Deleterious Associations of Sitting Time and Television Viewing Time With Cardiometabolic Risk Biomarkers

Australian Diabetes, Obesity and Lifestyle (AusDiab) study 2004–2005

  1. Alicia A. Thorp, PHD1,2,
  2. Genevieve N. Healy, PHD1,2,
  3. Neville Owen, PHD1,2,
  4. Jo Salmon, PHD1,3,
  5. Kylie Ball, PHD3,
  6. Jonathan E. Shaw, MD1,
  7. Paul Z. Zimmet, MD1 and
  8. David W. Dunstan, PHD1,2,3,4
  1. 1Baker IDI Heart and Diabetes Institute, Melbourne, Victoria, Australia;
  2. 2The University of Queensland, School of Population Health, Cancer Prevention Research Centre, Brisbane, Australia;
  3. 3School of Exercise and Nutrition Sciences, Deakin University, Melbourne, Australia;
  4. 4Vario Health Institute, Edith Cowan University, Joondalup, Australia.
  1. Corresponding author: Alicia Thorp, alicia.thorp{at}


OBJECTIVE We examined the associations of sitting time and television (TV) viewing time with continuously measured biomarkers of cardio-metabolic risk in Australian adults.

RESEARCH DESIGN AND METHODS Waist circumference, BMI, resting blood pressure, triglycerides, HDL cholesterol, fasting and 2-h postload plasma glucose, and fasting insulin were measured in 2,761 women and 2,103 men aged ≥30 years (mean age 54 years) without clinically diagnosed diabetes from the 2004–2005 Australian Diabetes, Obesity and Lifestyle (AusDiab) study. Multivariate linear regression analyses examined associations of self-reported sitting time and TV viewing time (hours per day) with these biomarkers, adjusting for potential confounding variables.

RESULTS For both women and men, sitting time was detrimentally associated with waist circumference, BMI, systolic blood pressure, fasting triglycerides, HDL cholesterol, 2-h postload plasma glucose, and fasting insulin (all P < 0.05), but not with fasting plasma glucose and diastolic blood pressure (men only). With the exception of HDL cholesterol and systolic blood pressure in women, the associations remained significant after further adjustment for waist circumference. TV viewing time was detrimentally associated with all metabolic measures in women and all except HDL cholesterol and blood pressure in men. Only fasting insulin and glucose (men only) remained deleteriously associated with TV viewing time after adjustment for waist circumference.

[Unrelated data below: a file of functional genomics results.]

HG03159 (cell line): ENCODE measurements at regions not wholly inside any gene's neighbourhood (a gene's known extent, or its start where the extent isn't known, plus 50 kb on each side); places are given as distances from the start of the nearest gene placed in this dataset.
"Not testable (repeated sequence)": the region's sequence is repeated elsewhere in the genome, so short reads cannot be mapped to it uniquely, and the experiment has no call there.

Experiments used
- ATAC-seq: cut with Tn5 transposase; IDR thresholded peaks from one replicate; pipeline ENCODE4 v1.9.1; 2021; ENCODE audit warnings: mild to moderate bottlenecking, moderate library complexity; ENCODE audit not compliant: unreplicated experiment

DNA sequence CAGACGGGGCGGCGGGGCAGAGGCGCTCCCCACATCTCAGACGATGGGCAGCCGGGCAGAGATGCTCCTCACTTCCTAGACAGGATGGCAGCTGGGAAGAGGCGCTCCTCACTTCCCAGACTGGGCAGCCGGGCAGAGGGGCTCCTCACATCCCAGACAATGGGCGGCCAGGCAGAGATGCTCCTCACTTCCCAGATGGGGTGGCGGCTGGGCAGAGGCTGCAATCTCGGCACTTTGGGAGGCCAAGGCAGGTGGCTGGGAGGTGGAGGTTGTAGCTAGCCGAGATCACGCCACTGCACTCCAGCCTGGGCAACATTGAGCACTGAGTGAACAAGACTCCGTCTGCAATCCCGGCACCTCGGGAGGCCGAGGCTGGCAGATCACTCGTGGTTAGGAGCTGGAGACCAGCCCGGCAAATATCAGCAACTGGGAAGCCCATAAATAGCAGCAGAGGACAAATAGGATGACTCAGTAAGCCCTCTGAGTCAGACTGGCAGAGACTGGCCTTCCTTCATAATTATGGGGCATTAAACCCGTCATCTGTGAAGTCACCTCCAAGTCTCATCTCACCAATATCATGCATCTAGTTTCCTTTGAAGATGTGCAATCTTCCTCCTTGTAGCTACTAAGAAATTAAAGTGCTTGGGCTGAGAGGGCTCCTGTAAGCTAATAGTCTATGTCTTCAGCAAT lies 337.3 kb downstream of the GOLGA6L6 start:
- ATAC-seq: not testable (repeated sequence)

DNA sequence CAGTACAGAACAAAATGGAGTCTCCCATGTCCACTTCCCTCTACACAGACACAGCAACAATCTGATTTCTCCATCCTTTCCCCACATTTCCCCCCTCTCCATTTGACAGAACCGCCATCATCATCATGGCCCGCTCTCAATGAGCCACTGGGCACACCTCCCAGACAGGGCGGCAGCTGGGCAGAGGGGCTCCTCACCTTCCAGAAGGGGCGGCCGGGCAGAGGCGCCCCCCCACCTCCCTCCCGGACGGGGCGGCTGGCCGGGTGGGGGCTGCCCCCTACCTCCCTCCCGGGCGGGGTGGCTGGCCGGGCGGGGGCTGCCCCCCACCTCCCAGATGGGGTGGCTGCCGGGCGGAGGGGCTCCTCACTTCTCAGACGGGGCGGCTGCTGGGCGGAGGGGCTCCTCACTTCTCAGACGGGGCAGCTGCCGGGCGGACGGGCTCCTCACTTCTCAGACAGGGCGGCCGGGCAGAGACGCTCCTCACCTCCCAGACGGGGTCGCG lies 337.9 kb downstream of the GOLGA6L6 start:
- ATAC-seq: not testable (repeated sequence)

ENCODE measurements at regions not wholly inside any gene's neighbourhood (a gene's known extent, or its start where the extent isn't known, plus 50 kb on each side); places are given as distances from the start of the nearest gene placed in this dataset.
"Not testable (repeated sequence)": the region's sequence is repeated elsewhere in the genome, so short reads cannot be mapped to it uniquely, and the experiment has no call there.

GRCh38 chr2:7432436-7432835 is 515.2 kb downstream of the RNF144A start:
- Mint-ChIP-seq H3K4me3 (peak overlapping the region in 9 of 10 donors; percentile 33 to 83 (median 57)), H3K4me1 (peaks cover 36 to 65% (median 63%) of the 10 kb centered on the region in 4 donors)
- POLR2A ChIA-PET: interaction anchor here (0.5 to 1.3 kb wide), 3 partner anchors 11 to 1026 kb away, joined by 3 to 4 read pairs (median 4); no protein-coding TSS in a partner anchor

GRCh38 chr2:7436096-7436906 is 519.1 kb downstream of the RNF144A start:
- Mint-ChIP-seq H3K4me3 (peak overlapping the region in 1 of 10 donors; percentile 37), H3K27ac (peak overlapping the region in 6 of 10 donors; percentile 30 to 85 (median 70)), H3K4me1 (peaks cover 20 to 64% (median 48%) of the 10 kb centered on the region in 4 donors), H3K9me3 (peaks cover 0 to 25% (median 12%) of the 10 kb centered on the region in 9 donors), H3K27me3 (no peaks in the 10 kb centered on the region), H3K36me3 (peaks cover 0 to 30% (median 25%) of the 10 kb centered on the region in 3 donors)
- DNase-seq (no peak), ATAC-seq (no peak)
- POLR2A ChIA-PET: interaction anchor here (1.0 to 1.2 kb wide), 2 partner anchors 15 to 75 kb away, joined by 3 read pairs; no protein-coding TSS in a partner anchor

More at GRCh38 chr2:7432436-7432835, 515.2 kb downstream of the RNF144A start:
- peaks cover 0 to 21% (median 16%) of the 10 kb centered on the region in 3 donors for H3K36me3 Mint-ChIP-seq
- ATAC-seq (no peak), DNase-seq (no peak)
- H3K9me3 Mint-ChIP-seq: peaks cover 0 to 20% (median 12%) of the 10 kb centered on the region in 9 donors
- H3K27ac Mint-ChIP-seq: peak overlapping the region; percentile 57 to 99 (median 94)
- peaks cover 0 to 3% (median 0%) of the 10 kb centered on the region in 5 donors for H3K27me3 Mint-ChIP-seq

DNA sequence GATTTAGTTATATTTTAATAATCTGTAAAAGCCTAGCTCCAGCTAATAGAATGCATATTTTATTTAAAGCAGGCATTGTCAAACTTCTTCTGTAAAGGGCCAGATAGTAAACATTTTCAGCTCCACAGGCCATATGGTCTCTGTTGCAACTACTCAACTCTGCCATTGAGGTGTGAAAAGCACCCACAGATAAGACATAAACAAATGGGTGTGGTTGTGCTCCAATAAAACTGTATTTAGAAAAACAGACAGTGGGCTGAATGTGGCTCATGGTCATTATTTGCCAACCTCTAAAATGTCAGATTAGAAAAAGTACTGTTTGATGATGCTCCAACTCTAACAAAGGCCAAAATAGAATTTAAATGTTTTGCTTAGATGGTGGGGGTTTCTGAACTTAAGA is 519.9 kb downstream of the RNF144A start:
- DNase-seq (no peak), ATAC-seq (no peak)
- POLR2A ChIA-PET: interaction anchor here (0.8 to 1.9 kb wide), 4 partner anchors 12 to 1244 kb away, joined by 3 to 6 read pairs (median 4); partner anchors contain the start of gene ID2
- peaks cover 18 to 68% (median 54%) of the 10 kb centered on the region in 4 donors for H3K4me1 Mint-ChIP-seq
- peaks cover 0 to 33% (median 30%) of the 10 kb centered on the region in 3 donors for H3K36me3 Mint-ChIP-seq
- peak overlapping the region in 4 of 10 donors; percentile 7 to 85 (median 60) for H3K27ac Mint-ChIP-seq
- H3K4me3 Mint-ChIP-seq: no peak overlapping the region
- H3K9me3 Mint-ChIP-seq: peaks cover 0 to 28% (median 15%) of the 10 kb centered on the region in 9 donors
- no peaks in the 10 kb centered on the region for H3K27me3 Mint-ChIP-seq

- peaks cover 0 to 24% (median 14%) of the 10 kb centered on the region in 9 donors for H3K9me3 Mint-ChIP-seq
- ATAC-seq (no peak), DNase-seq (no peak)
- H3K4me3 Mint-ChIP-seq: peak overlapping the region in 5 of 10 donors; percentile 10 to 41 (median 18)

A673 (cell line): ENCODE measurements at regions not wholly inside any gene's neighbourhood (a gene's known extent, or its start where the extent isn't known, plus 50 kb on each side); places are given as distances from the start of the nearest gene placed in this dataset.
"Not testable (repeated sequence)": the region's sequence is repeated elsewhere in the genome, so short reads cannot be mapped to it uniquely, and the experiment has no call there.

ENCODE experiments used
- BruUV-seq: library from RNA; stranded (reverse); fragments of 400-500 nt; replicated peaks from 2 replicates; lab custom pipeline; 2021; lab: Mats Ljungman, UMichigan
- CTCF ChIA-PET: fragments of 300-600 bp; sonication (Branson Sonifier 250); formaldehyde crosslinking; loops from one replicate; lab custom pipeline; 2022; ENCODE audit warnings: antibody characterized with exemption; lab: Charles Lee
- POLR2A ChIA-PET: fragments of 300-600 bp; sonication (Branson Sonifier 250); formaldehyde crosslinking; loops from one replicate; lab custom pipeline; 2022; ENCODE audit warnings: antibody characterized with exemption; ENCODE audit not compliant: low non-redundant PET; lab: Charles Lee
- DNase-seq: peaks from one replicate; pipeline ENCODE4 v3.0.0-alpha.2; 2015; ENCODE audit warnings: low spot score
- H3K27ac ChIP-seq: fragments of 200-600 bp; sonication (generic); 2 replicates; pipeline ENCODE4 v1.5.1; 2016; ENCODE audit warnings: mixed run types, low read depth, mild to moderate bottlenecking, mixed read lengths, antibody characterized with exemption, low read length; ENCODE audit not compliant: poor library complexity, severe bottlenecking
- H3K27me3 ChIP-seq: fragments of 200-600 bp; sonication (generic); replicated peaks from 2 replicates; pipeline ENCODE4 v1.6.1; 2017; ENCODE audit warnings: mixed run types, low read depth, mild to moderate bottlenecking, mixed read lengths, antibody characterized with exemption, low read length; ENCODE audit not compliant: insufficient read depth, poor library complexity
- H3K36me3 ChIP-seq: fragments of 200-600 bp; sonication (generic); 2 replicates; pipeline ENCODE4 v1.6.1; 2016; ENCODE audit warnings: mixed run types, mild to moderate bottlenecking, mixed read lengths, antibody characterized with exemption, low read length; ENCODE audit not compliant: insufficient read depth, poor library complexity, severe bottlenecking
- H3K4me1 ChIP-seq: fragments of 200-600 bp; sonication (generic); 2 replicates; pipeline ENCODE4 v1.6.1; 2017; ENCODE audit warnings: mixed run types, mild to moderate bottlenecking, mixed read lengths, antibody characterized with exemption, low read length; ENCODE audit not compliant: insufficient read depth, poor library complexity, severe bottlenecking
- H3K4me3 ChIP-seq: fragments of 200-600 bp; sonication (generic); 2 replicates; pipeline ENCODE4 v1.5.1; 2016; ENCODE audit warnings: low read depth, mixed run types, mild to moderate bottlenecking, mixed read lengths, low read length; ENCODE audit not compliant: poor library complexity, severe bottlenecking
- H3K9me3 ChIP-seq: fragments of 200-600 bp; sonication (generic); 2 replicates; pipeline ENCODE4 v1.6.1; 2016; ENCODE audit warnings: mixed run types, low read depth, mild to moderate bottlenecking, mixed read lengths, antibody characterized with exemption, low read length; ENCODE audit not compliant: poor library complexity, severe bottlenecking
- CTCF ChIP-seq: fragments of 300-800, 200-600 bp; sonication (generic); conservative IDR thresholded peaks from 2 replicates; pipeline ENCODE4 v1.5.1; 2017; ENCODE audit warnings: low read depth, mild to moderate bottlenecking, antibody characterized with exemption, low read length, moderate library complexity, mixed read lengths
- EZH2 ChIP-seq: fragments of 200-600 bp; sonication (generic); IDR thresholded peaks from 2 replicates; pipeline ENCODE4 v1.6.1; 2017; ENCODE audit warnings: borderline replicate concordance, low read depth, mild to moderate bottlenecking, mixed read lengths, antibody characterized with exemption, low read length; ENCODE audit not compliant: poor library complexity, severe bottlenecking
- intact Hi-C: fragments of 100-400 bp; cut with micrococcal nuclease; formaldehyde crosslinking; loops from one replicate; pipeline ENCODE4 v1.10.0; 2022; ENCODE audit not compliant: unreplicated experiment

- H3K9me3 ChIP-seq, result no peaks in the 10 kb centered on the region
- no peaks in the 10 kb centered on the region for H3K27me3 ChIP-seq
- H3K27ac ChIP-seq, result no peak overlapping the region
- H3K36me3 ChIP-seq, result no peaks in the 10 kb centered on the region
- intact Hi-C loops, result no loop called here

CONCLUSIONS In women and men, sitting time and TV viewing time were deleteriously associated with cardio-metabolic risk biomarkers, with sitting time having more consistent associations in both sexes and being independent of central adiposity. Preventive initiatives aimed at reducing sitting time should focus on both nonleisure and leisure-time domains.


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    • Received March 12, 2009.
    • Accepted November 8, 2009.
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